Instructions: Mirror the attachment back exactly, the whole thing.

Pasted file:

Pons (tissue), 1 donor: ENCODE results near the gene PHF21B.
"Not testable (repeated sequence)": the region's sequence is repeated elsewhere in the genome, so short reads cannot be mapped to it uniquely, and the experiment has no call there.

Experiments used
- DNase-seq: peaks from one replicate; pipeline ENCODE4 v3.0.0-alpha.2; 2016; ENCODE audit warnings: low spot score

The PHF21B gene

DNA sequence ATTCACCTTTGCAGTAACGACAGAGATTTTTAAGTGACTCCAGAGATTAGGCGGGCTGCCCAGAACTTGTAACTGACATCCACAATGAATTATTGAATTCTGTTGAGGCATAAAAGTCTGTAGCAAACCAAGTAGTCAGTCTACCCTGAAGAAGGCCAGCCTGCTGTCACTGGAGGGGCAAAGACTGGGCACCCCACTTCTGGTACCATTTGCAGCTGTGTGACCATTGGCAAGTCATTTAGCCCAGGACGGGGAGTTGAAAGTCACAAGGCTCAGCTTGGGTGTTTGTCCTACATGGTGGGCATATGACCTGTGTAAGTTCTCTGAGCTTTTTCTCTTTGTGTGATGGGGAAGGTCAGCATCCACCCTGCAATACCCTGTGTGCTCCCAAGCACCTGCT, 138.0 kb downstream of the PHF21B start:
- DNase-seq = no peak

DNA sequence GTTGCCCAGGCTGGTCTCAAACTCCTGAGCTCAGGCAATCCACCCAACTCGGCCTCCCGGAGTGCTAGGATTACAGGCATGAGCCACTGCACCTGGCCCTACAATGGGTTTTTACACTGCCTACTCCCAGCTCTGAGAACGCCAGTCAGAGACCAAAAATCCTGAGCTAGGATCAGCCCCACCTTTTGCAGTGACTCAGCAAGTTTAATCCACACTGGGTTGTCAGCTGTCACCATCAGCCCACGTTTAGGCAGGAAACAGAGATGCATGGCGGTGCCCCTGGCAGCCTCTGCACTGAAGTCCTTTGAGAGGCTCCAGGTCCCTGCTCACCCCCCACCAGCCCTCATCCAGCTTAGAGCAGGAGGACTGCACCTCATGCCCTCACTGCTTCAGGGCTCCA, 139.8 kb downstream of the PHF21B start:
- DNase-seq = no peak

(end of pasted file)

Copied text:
Pons (tissue), 1 donor: ENCODE results near the gene PHF21B.
"Not testable (repeated sequence)": the region's sequence is repeated elsewhere in the genome, so short reads cannot be mapped to it uniquely, and the experiment has no call there.

Experiments used
- DNase-seq: peaks from one replicate; pipeline ENCODE4 v3.0.0-alpha.2; 2016; ENCODE audit warnings: low spot score

The PHF21B gene

DNA sequence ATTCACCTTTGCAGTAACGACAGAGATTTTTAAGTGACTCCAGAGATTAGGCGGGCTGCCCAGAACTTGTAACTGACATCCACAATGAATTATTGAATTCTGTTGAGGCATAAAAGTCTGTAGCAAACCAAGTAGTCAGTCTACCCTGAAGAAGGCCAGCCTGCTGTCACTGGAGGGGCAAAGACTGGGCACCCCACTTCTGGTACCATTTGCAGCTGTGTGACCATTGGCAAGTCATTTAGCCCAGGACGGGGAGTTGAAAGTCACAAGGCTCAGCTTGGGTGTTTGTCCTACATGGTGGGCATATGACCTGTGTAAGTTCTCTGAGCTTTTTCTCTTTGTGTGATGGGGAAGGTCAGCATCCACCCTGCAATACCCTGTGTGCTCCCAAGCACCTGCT, 138.0 kb downstream of the PHF21B start:
- DNase-seq = no peak

DNA sequence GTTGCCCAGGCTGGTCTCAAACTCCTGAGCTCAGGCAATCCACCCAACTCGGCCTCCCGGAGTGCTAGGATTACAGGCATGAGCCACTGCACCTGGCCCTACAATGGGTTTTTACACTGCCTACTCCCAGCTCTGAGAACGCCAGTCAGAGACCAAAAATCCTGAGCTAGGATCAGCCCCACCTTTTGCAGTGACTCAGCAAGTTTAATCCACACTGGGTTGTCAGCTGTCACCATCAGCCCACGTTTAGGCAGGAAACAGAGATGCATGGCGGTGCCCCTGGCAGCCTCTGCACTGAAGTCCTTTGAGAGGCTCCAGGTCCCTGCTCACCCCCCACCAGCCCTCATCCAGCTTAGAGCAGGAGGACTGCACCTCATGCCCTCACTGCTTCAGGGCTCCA, 139.8 kb downstream of the PHF21B start:
- DNase-seq = no peak